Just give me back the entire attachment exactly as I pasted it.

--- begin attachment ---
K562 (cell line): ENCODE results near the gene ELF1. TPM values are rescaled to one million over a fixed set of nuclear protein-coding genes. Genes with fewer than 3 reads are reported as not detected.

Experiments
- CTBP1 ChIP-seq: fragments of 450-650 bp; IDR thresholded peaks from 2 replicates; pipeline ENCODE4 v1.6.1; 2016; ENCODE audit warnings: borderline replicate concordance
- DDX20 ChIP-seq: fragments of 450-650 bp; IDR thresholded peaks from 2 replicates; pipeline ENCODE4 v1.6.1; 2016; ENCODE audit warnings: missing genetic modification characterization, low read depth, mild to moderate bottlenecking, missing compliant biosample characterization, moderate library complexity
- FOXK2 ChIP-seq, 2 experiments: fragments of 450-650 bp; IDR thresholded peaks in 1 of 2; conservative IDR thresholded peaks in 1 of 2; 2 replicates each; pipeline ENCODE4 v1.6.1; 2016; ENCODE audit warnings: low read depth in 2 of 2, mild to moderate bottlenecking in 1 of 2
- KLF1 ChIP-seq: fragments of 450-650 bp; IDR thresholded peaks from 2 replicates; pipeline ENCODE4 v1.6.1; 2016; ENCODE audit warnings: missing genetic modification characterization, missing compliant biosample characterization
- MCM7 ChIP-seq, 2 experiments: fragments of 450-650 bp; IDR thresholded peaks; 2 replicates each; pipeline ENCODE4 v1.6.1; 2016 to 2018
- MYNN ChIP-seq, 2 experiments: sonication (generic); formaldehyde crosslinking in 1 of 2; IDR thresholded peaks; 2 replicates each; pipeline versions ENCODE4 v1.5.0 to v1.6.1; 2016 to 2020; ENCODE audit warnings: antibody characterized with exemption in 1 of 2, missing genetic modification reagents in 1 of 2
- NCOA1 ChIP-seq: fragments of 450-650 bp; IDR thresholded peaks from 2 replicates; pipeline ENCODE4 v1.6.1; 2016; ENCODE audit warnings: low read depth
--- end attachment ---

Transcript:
K562 (cell line): ENCODE results near the gene ELF1. TPM values are rescaled to one million over a fixed set of nuclear protein-coding genes. Genes with fewer than 3 reads are reported as not detected.

Experiments
- CTBP1 ChIP-seq: fragments of 450-650 bp; IDR thresholded peaks from 2 replicates; pipeline ENCODE4 v1.6.1; 2016; ENCODE audit warnings: borderline replicate concordance
- DDX20 ChIP-seq: fragments of 450-650 bp; IDR thresholded peaks from 2 replicates; pipeline ENCODE4 v1.6.1; 2016; ENCODE audit warnings: missing genetic modification characterization, low read depth, mild to moderate bottlenecking, missing compliant biosample characterization, moderate library complexity
- FOXK2 ChIP-seq, 2 experiments: fragments of 450-650 bp; IDR thresholded peaks in 1 of 2; conservative IDR thresholded peaks in 1 of 2; 2 replicates each; pipeline ENCODE4 v1.6.1; 2016; ENCODE audit warnings: low read depth in 2 of 2, mild to moderate bottlenecking in 1 of 2
- KLF1 ChIP-seq: fragments of 450-650 bp; IDR thresholded peaks from 2 replicates; pipeline ENCODE4 v1.6.1; 2016; ENCODE audit warnings: missing genetic modification characterization, missing compliant biosample characterization
- MCM7 ChIP-seq, 2 experiments: fragments of 450-650 bp; IDR thresholded peaks; 2 replicates each; pipeline ENCODE4 v1.6.1; 2016 to 2018
- MYNN ChIP-seq, 2 experiments: sonication (generic); formaldehyde crosslinking in 1 of 2; IDR thresholded peaks; 2 replicates each; pipeline versions ENCODE4 v1.5.0 to v1.6.1; 2016 to 2020; ENCODE audit warnings: antibody characterized with exemption in 1 of 2, missing genetic modification reagents in 1 of 2
- NCOA1 ChIP-seq: fragments of 450-650 bp; IDR thresholded peaks from 2 replicates; pipeline ENCODE4 v1.6.1; 2016; ENCODE audit warnings: low read depth